P&G last night released its response to the move in which it said over the past two years the group had accomplished the “most significant portfolio transformation” in its history, having divested, discontinued or consolidated more than 100 brands and simplified its product portfolio from 16 to 10 categories.

“Today, P&G is a leaner, more agile, more accountable and more efficient organization with leadership positions in 10 large, structurally attractive categories,” the group added.

P&G pointed out it had been aggressively reducing costs since 2012, when it launched a $10bn efficiency programme. However, despite this the group has struggled to improve sales growth at the pace it has promised, leading to Peltz wanting to step in to get the top line moving again.

“While the board is always willing to consider new ideas that may help drive profitable growth and enhance shareholder value, the board notes that Trian has not provided any new or actionable ideas to drive additional value for P&G shareholders beyond the continued successful execution of the strategic plan that is in place,” P&G said.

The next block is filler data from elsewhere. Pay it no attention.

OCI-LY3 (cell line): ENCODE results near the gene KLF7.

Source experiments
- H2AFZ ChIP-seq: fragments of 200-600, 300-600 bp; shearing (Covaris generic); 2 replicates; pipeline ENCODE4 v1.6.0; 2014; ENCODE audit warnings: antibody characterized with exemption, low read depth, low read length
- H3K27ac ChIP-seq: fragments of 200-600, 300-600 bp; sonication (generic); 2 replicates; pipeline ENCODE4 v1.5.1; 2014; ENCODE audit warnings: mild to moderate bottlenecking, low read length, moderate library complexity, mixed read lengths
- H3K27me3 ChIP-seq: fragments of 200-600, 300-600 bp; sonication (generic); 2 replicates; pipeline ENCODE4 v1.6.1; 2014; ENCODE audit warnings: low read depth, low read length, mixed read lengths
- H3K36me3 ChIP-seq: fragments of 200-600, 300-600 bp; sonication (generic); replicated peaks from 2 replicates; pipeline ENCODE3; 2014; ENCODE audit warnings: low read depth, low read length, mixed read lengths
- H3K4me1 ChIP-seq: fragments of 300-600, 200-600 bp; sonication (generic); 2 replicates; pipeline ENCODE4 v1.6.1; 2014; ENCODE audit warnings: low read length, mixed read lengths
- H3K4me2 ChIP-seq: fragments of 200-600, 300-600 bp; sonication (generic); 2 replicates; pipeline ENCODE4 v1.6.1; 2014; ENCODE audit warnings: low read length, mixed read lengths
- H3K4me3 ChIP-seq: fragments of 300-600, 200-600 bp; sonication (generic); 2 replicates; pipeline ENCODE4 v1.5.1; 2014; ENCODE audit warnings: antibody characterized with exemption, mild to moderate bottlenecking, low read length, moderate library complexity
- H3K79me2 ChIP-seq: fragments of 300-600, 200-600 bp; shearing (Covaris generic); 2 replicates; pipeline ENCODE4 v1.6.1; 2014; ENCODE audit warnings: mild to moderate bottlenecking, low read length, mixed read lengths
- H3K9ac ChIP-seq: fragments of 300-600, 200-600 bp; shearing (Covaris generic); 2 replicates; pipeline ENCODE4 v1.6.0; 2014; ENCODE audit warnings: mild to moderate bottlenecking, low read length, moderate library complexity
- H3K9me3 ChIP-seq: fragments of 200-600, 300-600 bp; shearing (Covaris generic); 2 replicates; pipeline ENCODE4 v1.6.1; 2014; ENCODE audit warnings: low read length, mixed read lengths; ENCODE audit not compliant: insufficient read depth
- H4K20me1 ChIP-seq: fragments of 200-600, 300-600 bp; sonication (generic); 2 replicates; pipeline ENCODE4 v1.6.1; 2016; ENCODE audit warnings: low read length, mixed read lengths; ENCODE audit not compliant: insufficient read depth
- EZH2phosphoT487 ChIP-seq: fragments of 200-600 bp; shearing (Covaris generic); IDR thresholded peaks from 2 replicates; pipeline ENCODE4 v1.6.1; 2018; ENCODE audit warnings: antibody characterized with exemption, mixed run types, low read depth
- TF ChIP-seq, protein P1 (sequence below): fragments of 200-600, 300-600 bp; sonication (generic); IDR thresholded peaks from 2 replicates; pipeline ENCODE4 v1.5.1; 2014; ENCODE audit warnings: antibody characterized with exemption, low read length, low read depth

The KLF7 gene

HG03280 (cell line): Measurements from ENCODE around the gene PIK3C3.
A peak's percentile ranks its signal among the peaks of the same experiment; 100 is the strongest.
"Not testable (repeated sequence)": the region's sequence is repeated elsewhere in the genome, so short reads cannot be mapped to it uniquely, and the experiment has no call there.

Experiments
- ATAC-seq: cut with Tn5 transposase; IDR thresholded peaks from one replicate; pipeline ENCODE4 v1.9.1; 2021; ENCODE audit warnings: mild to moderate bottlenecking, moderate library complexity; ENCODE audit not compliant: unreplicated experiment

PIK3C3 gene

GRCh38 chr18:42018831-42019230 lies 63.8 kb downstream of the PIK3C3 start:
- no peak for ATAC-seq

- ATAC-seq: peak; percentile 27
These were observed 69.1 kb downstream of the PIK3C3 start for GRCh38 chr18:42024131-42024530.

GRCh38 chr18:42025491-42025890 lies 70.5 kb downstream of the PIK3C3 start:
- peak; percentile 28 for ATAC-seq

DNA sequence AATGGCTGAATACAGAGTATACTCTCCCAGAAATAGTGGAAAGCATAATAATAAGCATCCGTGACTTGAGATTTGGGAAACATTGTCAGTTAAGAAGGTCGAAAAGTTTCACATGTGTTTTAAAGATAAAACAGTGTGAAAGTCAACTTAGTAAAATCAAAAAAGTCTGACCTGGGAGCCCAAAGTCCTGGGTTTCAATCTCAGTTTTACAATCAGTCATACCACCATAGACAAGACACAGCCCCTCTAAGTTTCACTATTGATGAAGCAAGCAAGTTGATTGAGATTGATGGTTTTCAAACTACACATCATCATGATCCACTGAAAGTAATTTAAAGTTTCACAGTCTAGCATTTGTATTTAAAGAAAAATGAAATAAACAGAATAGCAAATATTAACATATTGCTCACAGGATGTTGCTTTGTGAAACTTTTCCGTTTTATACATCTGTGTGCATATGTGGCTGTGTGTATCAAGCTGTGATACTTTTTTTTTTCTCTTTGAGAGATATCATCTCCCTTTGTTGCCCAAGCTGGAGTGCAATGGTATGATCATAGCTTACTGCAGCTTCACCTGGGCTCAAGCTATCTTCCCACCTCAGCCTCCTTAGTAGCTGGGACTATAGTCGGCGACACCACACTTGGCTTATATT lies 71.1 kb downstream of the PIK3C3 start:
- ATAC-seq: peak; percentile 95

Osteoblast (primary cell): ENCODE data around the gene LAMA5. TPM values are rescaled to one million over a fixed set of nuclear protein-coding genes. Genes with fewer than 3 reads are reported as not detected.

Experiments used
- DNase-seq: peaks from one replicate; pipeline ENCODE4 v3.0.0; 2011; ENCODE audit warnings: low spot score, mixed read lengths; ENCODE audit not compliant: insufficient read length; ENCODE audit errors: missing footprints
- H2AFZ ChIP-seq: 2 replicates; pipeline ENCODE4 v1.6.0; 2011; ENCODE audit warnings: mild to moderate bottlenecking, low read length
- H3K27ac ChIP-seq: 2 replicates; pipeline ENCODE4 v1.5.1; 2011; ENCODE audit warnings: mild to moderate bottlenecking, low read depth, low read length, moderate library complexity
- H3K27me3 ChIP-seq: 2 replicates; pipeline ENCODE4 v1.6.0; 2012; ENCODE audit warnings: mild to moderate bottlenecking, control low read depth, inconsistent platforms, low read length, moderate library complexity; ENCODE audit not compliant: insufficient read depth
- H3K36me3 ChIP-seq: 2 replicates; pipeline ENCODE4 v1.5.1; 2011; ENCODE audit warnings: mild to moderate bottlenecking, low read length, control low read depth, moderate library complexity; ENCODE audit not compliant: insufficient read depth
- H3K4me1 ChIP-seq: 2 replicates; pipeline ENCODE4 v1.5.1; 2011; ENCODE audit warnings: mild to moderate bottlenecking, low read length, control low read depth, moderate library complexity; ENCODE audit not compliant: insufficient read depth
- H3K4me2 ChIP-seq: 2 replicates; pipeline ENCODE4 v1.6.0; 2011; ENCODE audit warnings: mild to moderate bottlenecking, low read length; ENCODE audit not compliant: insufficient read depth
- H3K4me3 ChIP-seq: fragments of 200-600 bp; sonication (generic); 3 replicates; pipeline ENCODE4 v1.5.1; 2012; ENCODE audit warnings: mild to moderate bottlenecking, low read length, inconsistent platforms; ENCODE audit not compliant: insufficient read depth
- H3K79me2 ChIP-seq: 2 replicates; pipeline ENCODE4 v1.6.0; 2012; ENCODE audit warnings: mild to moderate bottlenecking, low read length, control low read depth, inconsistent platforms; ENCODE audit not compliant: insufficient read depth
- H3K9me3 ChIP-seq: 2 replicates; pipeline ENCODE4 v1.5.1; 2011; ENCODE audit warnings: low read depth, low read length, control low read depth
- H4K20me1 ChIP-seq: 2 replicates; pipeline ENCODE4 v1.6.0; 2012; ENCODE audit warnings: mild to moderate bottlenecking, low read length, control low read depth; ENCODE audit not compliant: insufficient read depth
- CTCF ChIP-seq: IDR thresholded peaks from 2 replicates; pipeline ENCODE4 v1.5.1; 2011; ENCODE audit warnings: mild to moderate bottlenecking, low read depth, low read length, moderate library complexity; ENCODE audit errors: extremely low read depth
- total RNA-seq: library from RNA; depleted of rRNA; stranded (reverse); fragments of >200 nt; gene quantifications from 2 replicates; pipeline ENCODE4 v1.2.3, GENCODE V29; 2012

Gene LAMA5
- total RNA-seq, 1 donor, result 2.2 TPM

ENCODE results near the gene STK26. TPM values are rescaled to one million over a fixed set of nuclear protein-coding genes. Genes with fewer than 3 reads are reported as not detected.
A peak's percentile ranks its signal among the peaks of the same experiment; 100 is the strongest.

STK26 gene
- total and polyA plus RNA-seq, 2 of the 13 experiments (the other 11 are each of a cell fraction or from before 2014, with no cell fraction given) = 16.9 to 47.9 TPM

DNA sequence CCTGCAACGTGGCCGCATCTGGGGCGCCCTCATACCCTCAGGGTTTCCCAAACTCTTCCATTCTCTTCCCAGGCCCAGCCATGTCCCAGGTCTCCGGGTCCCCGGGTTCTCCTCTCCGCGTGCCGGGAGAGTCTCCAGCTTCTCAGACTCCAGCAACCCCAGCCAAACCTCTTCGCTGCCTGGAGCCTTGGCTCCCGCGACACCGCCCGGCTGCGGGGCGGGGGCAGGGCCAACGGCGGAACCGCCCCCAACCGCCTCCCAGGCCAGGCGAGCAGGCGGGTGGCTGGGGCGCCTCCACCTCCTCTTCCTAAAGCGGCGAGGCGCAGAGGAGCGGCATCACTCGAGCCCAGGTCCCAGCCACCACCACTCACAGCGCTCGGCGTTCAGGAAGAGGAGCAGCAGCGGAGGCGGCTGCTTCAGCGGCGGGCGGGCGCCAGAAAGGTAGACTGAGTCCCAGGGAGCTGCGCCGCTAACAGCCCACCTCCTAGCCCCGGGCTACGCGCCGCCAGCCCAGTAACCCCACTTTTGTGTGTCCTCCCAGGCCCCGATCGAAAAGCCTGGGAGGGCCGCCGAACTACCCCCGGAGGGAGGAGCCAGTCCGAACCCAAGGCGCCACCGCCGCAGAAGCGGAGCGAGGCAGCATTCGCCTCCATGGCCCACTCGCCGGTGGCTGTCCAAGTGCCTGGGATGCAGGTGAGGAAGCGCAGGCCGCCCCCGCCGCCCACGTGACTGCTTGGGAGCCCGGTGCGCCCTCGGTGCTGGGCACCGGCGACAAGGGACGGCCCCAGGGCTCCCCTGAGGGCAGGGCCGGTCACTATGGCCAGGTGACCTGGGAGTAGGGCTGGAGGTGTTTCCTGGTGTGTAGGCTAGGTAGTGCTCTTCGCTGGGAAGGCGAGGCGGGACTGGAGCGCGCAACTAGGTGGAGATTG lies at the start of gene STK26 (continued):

“The board is confident that the changes being made are producing results, and expresses complete support for the company’s strategy, plans, and management.”

Grocery tech firm Eagle Eye Solutions (EYE) has increased group full-year revenues by 71% to £11.1m but still expects losses to remain at the same level as in 2016. The business said in the pre-close trading update for the 12 months to 30 June 2017 that the rise in sales had been by winning new customers, increasing transactions from existing customers and deepening customer relationships.

In May 2017, Eagle Eye signed a three-year contract with John Lewis for the deployment of its Air platform to help the department chain improve digital customer marketing. And since the year end, the company announced the renewal of its contract with Toshiba Global Commerce Solutions for Asda.

Redemption volumes, which are a key measure of usage of the Air platform, are expected to have grown by 58% year-on-year to 60.4 million. Volume growth was primarily driven by the full year effect of its coupon counting service for Asda going fully live in February 2016. In addition, volumes were boosted by increased volumes from existing food and beverage clients and initial transactions for Sainsbury’s during the fourth quarter. During the period, Asda acted as a nationwide redemption channel to run a campaign with Coke Zero Sugar, generating a redemption rate of over 10%. Eagle Eye has also run several digital campaigns through the food and beverage network with other drinks brands, including Heineken, Desperados and Bulmers.